Many tenants (and landlords, for that matter) have some difficulty in interpreting Florida Statutes when it comes to the return of a tenant’s security deposit. Florida Statute §83.49(3)(a) provides guidance:
“Upon the vacating of the premises for termination of the lease, if the landlord does not intend to impose a claim on the security deposit, the landlord shall have 15 days to return the security deposit together with interest if otherwise required, or the landlord shall have 30 days to give the tenant written notice by certified mail to the tenant’s last known mailing address of his or her intention to impose a claim on the deposit and the reason for imposing the claim. The notice shall contain a statement in substantially the following form:
This is a notice of my intention to impose a claim for damages in the amount of upon your security deposit, due to. It is sent to you as required by §83.49(3), Florida Statutes. You are hereby notified that you must object in writing to this deduction from your security deposit within 15 days from the time you receive this notice or I will be authorized to deduct my claim from your security deposit. Your objection must be sent to (landlord’s address).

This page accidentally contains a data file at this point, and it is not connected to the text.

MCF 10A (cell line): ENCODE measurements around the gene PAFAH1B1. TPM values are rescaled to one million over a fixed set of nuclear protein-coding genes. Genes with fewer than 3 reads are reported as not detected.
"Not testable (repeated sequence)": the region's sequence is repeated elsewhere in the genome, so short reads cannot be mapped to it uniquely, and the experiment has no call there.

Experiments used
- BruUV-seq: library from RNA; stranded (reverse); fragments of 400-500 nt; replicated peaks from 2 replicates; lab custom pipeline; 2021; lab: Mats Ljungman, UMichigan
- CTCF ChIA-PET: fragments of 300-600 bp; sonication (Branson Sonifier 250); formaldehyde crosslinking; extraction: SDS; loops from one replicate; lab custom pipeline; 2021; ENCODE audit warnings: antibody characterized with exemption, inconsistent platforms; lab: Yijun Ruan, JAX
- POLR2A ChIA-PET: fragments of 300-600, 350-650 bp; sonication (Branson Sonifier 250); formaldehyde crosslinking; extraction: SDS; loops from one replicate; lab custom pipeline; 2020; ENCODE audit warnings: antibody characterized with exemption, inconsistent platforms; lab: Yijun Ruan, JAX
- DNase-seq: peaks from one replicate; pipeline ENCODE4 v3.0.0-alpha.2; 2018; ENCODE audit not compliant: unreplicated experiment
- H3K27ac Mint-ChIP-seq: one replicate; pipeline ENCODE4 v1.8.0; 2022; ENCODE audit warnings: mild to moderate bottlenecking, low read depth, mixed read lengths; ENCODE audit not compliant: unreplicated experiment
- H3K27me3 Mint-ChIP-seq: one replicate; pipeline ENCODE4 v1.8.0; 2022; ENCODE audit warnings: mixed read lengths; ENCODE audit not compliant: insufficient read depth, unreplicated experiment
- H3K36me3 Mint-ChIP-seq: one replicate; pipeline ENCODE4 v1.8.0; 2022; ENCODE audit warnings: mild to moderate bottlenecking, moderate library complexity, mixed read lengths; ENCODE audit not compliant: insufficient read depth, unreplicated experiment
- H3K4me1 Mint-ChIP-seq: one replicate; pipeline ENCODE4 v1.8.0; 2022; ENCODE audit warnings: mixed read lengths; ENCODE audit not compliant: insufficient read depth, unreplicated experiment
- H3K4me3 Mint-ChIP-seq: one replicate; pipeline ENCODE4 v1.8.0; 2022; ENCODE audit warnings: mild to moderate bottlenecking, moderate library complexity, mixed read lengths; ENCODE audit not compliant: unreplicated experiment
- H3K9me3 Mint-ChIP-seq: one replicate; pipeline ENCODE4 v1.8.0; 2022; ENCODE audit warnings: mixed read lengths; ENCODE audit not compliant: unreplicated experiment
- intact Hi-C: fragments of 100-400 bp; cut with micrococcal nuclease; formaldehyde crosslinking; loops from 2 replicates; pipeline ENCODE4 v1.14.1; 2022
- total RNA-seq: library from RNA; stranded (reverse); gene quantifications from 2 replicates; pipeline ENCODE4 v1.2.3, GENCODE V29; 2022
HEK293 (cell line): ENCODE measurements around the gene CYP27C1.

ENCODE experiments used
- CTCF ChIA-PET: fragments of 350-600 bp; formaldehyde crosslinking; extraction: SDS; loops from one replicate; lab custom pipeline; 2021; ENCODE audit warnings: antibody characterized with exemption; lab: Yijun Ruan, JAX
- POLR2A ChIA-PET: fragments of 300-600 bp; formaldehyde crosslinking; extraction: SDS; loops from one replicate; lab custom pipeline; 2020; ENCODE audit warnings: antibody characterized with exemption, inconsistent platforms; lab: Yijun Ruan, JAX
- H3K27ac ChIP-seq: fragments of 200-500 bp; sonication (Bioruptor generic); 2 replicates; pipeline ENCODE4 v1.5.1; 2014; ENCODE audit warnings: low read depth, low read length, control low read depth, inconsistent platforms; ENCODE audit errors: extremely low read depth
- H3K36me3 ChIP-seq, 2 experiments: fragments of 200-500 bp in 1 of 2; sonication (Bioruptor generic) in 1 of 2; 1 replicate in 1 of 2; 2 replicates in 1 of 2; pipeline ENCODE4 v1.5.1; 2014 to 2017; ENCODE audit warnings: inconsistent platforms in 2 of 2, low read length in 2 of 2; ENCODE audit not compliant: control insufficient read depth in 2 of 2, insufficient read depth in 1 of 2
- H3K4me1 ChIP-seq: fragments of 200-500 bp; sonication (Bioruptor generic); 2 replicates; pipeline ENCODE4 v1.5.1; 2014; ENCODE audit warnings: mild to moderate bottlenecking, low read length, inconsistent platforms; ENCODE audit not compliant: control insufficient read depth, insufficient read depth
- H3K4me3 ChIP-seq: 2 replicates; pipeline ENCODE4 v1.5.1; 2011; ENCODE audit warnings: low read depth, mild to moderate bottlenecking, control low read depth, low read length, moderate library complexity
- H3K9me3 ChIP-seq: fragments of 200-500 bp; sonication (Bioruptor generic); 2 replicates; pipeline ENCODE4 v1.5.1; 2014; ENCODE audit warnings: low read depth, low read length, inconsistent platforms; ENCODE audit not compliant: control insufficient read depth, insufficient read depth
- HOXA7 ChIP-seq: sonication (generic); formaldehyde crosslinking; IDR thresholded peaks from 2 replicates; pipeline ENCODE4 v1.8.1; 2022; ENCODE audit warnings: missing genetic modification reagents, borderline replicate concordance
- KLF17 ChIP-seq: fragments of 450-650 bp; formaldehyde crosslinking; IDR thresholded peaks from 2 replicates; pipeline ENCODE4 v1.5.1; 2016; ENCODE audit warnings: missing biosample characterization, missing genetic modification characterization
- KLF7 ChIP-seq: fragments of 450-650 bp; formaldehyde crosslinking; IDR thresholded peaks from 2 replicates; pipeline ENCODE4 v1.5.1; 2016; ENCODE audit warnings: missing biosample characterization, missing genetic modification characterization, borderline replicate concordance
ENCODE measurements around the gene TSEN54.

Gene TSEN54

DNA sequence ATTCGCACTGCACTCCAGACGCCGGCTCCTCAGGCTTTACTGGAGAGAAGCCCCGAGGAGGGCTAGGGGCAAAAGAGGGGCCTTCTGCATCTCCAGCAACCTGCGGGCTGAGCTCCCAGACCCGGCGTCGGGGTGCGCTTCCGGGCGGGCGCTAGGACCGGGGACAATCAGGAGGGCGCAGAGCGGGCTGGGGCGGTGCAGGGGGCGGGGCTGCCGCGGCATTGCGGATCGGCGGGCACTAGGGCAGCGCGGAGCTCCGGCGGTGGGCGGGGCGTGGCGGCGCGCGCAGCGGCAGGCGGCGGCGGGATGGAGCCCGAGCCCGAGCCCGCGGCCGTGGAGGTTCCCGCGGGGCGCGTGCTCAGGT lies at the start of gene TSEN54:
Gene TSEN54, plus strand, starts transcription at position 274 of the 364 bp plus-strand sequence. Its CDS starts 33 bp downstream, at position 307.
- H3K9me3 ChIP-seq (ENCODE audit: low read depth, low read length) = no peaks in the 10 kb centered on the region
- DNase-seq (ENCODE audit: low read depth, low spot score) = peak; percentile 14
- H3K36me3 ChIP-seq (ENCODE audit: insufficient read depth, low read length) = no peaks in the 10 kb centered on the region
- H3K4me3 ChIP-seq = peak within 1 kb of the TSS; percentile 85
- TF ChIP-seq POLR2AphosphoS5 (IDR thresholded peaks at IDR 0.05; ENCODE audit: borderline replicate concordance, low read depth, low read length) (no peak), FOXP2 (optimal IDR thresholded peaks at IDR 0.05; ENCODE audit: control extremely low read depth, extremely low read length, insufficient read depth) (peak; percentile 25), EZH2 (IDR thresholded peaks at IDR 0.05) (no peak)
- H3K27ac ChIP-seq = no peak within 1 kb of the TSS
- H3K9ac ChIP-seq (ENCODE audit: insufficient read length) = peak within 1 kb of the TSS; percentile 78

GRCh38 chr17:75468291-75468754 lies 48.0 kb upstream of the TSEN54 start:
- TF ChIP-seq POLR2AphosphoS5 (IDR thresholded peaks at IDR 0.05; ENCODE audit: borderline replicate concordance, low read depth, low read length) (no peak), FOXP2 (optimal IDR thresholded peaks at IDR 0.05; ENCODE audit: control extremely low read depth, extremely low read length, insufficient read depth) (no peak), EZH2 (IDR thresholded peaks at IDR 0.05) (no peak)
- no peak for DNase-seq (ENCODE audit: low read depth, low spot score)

If the landlord fails to give the required notice within the 30-day period, he or she forfeits the right to impose a claim upon the security deposit and may not seek a setoff against the deposit but may file an action for damages after return of the deposit.”
This statute applies to residential tenancies. There are separate statutes for commercial tenancies.
The residential portion of Florida Statues chapter 83 also addresses different kinds of rent payments, including advance rent payments. This could have a bearing on the return of rent payments, if a tenant vacates before the end of the term paid for. In Florida, if a lessee pays rent in advance and the lease is properly terminated by the lessor, then the lessor is not required to return the advance rental payment. See Atlantis Estate Acquisitions, Inc. v. DePierro, 125 So.3d 889 (Fla. 4th DCA 2013).
The wording of Florida Statute §83.49(3)(a) seems counter-intuitive. If the landlord does not plan to keep any of your security deposit, they have 15 days to return your money. But, if they do plan on keeping your funds, they have 30 days to notify you of their intent to keep your funds. Importantly, if a landlord fails to send a notice as required by this statute (i.e. within the 30 days), the landlord forfeits the right to keep the deposit. However, that same landlord can bring a lawsuit against the tenant for damages.
As always, it is important to contact a lawyer regarding your rights and responsibilities as a landlord or tenant.